There were six boats from Gottschalk that participated in the race. Our boat is supposedly the fastest, so during the staggered start we were last off the block with an 11-minute delay. Right as the race started, the wind pretty much died and everyone had a slow first 30 min. It was still pretty wonderful to look out at so many boats though! We were like the Gottschalk Armada on the river.
Rounding the first marker, the wind started to pick up and things got exciting. We were neck and neck with another boat but didn’t realize we were edging too far away from the channel. Just as we were flying toward the second marker, BUMP!
We hit bottom. Oops! Thankfully New River is muddy sludge on the bottom so it was a soft and slow impact. Conor tried to wiggle us off with the rudder and the wind, but no luck. He had to turn the engine on to get the boat free, which means an automatic DQ. We were bummed to have to drop out, but we will know better for next time.
The smallest boat ended up winning! Que Pasa and crew sailed a great race. If you’ve ever wanted to try your hand at sailing or learn the ropes, PLEASE reach out to us or anyone at the Ragged Point Yacht Club! We would love to have you on board for the next race.
We decided to do our first anchor out over Memorial Day. We had been looking forward to it for weeks, but come the actual day, a few elements were working against us—no wind, 100% humidity, and a heat index of 104 degrees. Sounds like a great day to experience life on the hook, right?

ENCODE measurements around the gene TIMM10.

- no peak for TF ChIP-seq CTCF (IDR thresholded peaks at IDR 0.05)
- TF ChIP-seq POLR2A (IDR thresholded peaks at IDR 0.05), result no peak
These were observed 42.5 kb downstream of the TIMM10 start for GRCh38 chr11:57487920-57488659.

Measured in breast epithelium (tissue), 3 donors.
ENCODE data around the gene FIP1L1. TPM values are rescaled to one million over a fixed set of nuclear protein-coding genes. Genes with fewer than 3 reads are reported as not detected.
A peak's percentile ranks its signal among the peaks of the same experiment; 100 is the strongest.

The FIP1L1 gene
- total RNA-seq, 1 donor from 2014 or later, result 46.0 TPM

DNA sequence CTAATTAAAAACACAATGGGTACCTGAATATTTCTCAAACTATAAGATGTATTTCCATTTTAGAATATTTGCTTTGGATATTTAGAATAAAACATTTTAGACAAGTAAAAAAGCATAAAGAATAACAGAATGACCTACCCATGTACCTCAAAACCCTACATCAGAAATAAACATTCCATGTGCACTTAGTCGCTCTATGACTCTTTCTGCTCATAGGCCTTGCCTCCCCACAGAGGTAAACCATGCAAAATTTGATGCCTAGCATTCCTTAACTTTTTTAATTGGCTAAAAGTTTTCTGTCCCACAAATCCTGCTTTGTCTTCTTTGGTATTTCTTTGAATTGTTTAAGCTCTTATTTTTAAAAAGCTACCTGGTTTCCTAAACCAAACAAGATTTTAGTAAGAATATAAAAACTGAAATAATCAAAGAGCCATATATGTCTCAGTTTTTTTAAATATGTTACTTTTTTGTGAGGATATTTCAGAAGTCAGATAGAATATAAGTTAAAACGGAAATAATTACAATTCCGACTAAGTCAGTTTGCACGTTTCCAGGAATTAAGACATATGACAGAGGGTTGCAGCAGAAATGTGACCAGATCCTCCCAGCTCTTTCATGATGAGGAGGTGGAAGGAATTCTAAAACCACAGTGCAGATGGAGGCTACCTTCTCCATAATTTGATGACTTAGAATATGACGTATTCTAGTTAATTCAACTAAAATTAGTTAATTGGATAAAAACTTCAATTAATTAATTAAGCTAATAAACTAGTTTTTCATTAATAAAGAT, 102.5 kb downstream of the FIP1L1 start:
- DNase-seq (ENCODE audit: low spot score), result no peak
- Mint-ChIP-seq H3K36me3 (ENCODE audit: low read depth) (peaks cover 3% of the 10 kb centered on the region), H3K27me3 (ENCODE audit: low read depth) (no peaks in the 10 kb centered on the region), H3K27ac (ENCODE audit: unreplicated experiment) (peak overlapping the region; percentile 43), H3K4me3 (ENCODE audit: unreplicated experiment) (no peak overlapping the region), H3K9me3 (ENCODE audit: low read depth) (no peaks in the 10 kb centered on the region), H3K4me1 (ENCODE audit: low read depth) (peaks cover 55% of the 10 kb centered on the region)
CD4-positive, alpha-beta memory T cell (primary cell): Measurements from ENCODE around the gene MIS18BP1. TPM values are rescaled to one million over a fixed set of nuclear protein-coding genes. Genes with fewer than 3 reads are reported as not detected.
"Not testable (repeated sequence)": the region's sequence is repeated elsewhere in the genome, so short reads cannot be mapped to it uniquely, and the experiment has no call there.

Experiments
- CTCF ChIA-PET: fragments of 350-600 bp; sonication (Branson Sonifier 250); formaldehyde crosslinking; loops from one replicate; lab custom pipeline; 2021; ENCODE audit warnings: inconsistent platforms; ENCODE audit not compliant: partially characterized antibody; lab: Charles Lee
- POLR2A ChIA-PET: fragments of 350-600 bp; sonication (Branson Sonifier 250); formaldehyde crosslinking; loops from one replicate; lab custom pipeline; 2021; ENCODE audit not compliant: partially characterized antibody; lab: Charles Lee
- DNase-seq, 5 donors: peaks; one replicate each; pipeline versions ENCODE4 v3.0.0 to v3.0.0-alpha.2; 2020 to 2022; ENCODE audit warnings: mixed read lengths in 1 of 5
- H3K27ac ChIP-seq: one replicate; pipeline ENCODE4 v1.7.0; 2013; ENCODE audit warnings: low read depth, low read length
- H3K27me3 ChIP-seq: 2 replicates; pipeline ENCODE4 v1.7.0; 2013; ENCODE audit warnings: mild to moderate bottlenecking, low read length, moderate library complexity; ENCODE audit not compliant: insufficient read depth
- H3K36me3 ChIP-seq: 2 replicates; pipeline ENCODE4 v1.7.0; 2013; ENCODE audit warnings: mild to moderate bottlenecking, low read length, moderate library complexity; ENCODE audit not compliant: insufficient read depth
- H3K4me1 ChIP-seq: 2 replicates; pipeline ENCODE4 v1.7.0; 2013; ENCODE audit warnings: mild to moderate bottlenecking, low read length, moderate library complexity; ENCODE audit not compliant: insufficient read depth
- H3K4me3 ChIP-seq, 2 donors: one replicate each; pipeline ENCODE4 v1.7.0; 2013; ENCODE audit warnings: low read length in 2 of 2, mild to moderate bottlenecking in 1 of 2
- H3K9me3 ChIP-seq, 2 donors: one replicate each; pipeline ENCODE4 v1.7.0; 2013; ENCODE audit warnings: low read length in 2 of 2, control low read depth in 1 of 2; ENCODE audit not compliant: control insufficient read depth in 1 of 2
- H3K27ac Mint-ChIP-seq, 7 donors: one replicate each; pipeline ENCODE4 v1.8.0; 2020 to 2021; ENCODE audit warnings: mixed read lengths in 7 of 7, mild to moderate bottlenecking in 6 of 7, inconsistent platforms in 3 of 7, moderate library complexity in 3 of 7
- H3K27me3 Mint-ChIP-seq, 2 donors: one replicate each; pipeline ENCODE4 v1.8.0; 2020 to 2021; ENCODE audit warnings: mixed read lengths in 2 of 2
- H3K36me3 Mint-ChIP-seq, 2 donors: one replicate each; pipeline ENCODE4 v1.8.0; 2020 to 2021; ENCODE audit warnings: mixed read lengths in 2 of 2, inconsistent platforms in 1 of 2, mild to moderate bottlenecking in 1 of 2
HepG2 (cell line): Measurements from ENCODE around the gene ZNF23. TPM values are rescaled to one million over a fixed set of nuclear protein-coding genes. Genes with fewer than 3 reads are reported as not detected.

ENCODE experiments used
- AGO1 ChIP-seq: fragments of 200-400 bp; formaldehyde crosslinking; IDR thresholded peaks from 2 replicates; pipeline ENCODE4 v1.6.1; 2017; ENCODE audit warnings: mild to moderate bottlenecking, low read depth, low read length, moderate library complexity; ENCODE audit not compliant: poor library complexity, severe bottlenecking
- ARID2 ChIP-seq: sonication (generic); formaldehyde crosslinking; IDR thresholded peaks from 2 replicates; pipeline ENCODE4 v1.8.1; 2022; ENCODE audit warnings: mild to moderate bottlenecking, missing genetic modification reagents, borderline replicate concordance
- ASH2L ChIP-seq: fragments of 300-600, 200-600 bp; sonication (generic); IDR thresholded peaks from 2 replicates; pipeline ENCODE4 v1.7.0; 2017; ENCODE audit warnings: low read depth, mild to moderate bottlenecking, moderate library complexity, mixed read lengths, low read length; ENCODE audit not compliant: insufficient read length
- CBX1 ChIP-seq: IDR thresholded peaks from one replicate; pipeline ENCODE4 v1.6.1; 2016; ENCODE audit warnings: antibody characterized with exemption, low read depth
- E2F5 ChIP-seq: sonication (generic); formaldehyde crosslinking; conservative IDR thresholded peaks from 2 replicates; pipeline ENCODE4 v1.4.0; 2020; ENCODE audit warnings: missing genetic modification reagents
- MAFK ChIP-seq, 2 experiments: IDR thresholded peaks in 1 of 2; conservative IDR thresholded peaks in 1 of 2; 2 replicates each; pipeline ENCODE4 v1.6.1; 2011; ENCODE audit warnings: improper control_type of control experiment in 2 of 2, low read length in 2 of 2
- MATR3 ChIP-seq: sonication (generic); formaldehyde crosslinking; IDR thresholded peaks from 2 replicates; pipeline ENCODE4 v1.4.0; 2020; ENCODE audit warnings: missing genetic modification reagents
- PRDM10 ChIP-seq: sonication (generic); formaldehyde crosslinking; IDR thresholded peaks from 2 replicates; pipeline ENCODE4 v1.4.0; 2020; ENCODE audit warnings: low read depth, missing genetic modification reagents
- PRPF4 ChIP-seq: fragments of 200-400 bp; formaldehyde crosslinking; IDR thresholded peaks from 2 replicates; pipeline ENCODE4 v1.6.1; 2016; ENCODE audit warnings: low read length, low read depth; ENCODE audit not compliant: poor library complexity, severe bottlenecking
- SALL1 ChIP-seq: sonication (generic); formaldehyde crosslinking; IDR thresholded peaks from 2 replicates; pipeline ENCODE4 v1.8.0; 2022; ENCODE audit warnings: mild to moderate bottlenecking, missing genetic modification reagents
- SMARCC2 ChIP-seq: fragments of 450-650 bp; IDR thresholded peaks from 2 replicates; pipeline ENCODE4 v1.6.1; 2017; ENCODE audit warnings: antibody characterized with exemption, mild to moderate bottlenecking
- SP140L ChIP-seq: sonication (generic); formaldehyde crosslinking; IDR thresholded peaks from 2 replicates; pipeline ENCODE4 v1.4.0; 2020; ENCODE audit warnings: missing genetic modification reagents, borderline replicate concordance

We debated all day whether to leave the dock, until finally we decided that we would rather regret doing it than not doing it. Conor so rarely has enough time off to attempt a trip like this and we couldn’t let the opportunity pass.
At 6pm we set out. I know I’m making this sound like a grand adventure, but we were literally going around the corner to Hospital Point. Just out of sight of the marina so we felt like we were anchored somewhere exotic, but still a 20 minute dinghy ride back. It was important to keep the anchor spot as local as possible in case something went wrong and we needed to return ASAP. The other purpose was to test the systems (windlass, night lights, anchor light, battery life, etc.) and check that everything worked before we planned longer excursion later this summer.
Before we left, Conor also downloaded an anchor app that alerts you when you drift so many meters from your starting position. That way, if your anchor comes loose and you start dragging toward shore, the alarm will wake you up before you run aground. We were also equipped with these wonderful wind scoops that look like teeny tiny spinnakers. They redirect the wind down into the cabin for some nice airflow.
By 7 pm we dropped anchor and watched the sunset. The wind picked up and cooled us off while we watched dolphins hunt their dinner. W had her bath up in the cockpit before being rocked to sleep by the waves. For a few hours, anchoring out was every bit the experience we had hoped for.
Then the wind died at 10pm, and holy hell was it a long, hot night. FYI, wind scoops only work when there’s a breeze. There were no bugs, thankfully, but even with every window thrown open we were sweating it out. W woke up when the sky lightened at 5:15 am, so the whole family was pretty tired.
Watching that sun rise, though, was indescribable. It was a different feeling than being in our cockpit on the dock. It really did feel like an escape from day-to-day life. W thought it was hilarious that we were still out on the river and ran to and from the bow while Conor and I sipped our coffee. Fun fact: Memorial Day last year was W’s first-ever sail! It was amazing to see how far we’ve come as a family and how comfortable she is on the boat now.